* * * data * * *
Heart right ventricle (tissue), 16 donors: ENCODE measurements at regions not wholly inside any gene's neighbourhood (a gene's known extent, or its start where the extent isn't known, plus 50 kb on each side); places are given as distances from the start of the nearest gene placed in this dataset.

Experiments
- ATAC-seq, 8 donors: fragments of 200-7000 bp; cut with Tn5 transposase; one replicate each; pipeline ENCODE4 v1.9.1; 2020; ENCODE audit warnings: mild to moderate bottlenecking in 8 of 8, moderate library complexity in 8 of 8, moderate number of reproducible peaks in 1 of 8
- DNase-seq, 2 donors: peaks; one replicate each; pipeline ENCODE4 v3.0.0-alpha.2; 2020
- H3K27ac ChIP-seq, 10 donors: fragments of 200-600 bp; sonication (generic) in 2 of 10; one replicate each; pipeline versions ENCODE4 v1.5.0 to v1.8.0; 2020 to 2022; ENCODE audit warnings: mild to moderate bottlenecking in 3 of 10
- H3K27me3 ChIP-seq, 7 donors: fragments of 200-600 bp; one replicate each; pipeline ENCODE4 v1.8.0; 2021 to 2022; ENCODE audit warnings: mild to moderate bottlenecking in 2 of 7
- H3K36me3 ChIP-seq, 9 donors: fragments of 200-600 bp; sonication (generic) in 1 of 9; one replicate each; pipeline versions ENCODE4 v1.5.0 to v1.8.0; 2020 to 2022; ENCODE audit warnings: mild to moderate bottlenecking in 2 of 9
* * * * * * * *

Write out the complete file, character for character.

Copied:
Heart right ventricle (tissue), 16 donors: ENCODE measurements at regions not wholly inside any gene's neighbourhood (a gene's known extent, or its start where the extent isn't known, plus 50 kb on each side); places are given as distances from the start of the nearest gene placed in this dataset.

Experiments
- ATAC-seq, 8 donors: fragments of 200-7000 bp; cut with Tn5 transposase; one replicate each; pipeline ENCODE4 v1.9.1; 2020; ENCODE audit warnings: mild to moderate bottlenecking in 8 of 8, moderate library complexity in 8 of 8, moderate number of reproducible peaks in 1 of 8
- DNase-seq, 2 donors: peaks; one replicate each; pipeline ENCODE4 v3.0.0-alpha.2; 2020
- H3K27ac ChIP-seq, 10 donors: fragments of 200-600 bp; sonication (generic) in 2 of 10; one replicate each; pipeline versions ENCODE4 v1.5.0 to v1.8.0; 2020 to 2022; ENCODE audit warnings: mild to moderate bottlenecking in 3 of 10
- H3K27me3 ChIP-seq, 7 donors: fragments of 200-600 bp; one replicate each; pipeline ENCODE4 v1.8.0; 2021 to 2022; ENCODE audit warnings: mild to moderate bottlenecking in 2 of 7
- H3K36me3 ChIP-seq, 9 donors: fragments of 200-600 bp; sonication (generic) in 1 of 9; one replicate each; pipeline versions ENCODE4 v1.5.0 to v1.8.0; 2020 to 2022; ENCODE audit warnings: mild to moderate bottlenecking in 2 of 9